Fix School Discipline Toolkit for Educators - Page 67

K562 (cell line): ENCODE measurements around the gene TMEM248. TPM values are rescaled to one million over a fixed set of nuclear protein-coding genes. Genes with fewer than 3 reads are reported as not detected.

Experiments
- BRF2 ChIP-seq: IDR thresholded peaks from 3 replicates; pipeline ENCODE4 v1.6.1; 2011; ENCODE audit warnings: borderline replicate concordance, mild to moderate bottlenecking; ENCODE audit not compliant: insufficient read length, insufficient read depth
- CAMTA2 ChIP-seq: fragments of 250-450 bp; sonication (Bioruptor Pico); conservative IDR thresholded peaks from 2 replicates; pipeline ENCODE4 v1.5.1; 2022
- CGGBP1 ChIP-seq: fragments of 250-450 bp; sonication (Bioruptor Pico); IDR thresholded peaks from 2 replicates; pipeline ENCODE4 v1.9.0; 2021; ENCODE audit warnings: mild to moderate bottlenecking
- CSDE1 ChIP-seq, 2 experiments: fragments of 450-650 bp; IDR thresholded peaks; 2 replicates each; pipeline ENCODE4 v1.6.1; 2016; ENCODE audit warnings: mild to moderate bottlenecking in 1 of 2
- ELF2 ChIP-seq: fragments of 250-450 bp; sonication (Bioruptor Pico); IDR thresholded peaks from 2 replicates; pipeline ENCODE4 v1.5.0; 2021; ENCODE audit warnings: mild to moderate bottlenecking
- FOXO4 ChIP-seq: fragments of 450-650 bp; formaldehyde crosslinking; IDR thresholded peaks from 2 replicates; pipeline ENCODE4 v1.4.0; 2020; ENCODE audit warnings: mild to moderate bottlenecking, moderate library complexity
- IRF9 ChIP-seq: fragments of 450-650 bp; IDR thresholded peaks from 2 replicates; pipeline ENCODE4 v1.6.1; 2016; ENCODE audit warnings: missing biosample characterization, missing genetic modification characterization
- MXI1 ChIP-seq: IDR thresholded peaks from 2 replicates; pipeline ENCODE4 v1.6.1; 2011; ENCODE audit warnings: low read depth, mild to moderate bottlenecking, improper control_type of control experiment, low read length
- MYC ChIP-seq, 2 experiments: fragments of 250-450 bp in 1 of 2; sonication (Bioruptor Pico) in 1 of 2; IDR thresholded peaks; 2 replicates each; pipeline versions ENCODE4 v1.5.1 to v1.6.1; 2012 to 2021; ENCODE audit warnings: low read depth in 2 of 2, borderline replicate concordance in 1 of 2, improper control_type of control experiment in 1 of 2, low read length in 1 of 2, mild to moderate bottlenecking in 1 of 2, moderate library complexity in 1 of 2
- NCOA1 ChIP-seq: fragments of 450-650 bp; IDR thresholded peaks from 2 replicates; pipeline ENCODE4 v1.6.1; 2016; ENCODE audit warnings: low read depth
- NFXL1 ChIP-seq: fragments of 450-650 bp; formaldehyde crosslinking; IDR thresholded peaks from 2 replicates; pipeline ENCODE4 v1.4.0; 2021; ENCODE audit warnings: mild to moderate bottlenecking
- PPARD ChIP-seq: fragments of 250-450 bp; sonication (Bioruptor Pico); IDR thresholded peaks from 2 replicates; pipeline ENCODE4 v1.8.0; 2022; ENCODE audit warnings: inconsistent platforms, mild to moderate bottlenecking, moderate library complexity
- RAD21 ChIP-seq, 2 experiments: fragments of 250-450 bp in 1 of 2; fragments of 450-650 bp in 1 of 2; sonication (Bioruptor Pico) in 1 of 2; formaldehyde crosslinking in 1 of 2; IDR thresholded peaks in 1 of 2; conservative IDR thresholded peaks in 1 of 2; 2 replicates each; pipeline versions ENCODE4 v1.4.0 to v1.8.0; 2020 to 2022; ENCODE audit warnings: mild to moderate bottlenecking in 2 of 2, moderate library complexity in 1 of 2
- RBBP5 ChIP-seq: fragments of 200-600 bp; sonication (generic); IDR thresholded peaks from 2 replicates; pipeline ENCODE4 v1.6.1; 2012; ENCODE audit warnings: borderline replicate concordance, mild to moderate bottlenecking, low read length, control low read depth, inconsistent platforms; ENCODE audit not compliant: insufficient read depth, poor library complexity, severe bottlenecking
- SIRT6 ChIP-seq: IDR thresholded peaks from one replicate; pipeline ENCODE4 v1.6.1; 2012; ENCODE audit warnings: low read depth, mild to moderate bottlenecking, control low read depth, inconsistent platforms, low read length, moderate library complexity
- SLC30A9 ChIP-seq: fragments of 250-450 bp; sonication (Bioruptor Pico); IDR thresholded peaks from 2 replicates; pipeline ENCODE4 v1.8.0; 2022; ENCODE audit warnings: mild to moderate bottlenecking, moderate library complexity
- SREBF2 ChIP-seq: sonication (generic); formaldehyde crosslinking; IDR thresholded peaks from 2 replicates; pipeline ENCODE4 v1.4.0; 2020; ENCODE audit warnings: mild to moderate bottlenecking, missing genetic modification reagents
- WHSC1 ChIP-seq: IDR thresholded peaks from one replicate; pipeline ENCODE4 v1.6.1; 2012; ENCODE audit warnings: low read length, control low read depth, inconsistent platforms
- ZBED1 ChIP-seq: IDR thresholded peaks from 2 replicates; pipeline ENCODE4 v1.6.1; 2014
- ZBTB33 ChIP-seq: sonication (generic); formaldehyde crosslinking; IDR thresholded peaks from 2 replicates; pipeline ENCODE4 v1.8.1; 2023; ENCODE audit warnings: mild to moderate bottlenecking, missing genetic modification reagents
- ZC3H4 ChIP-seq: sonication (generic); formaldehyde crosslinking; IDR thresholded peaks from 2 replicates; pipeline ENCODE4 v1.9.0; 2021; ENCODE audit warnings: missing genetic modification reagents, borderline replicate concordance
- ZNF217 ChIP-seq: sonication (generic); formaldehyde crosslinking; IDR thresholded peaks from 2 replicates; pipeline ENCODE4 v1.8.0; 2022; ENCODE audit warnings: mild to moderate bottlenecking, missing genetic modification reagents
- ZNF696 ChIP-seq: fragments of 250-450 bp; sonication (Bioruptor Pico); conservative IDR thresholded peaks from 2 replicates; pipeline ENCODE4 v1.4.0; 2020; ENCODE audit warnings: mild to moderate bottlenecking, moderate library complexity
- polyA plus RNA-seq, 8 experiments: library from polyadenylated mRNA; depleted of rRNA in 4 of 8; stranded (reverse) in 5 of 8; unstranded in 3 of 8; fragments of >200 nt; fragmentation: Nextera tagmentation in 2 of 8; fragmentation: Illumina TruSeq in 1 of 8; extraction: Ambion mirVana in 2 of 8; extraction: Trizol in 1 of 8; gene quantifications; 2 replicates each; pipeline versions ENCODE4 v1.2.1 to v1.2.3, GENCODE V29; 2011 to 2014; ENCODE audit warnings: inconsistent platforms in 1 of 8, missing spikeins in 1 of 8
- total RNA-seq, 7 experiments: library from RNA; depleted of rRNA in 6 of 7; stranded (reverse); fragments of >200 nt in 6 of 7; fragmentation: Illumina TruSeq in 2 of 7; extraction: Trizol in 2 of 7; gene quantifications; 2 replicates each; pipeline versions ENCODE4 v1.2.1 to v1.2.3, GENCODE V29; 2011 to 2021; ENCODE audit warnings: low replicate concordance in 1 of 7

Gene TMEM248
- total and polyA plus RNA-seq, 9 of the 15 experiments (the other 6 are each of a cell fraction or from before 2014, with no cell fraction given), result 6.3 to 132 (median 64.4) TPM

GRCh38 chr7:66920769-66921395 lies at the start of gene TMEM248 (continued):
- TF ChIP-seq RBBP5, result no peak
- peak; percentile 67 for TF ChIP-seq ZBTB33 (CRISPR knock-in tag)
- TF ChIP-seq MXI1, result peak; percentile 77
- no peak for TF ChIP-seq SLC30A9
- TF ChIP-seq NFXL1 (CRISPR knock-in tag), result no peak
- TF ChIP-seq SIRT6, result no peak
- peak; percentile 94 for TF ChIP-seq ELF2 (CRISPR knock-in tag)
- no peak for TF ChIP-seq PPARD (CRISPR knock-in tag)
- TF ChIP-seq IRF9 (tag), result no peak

safety. They are putting in place Memoranda of Understandings and policies to clearly define roles and responsibilities, collecting and tracking data regarding referrals and arrests, and holding all parties accountable. Here are a few examples where reform is beginning to take hold: Los Angeles School Police Department Issues New Policy and Protocols to Significantly Reduce Student Citations and Arrests In 2009, Los Angeles’ School Police Department issued more than 11,600 citations and arrested more than 1,470 students. After hearing from students and parents about the harsh impacts, Community Rights Campaign (CRC), Public Counsel and other community organizations led a push for citation and arrest reforms. The effort led the Los Angeles Police Department and the Los Angeles School Police Department, the nation’s largest school police force, to drastically change their policies in 2012 regarding citation of students who were late or absent from school. Despite this major reform, data showed that in the City of Los Angeles alone, the LASPD had still arrested nearly 1,100 students in 2013; 94.5% of these arrests were issued to students of color. 39% of school fighting citations (disturbing the peace) had been issued to black students. With CRC’s strong advocacy and support from Public Counsel, the LASPD collaborated to issue policies in 2013 stopping citations for young students, 13 and younger and for disturbing the peace. And, in August 2014, after more than two years of work with community, the LASPD issued a comprehensive diversion policy related to arrests and citations for minor incidents that breaks new ground in the state and the nation. The new LASPD policy requires most school fights between students — approximately 20% of all student arrests — to be addressed through interventions at an off-site YouthSource or WorkSource Center. It also requires the majority of student incidents that previously led to a citation to appear in court or to a direct Probation referral, like trespassing, tobacco possession, or damage to school property, to be referred to school officials or a YouthSource Center to receive positive school discipline interventions, which are part of District policy. The overall policy changes have already led to dramatic annual decreases in citations, from 11,698 (2009-10) and 10,719 (2010-11) to 7,740 (2011-12) and 3,499 (2012-13). At the same time, graduation and attendance rates have gone up in the District! San Francisco Schools Act to Reduce Arrests after Community Exposes Racial Gap In San Francisco, data collected by community revealed that African-American young people were 39% of all students arrested on campus from 20102013, even though they are just 8% of San Francisco students. African-American students also accounted for 43% of all juvenile arrests by SFPD in that same period. Records showed dozens of students arrested as young as ages 8-12. Working closely with SFUSD school district leadership and police officials, Public Counsel and Coleman Advocates for Children & Youth led a successful effort to begin a change of course on arrests and reduce the impact on AfricanAmerican students. In February of 2014, school Board members approved a Memorandum of Understanding between the San Francisco Police Department and San Francisco Unified School District that requires a strong data collection and analysis system to be in place; puts a limit on police involvement in student discipline that can and should be handled at school; sets up a system of graduated responses for police, starting with a warning, for low-level offenses; and ensures parents can be present when students are interviewed by police on campus, among other major reforms. Oakland Groups Win Agreement with City Police and Reforms to District Policies to Curb School-to-Prison Pipeline In September of 2014, the Black Organizing Project in partnership with Public Counsel and the ACLU of Northern California secured a Memorandum of Understanding between city police and the Oakland Unified School District to create clear roles and responsibilities for police operating on Oakland campuses under a federal COPs grant. 65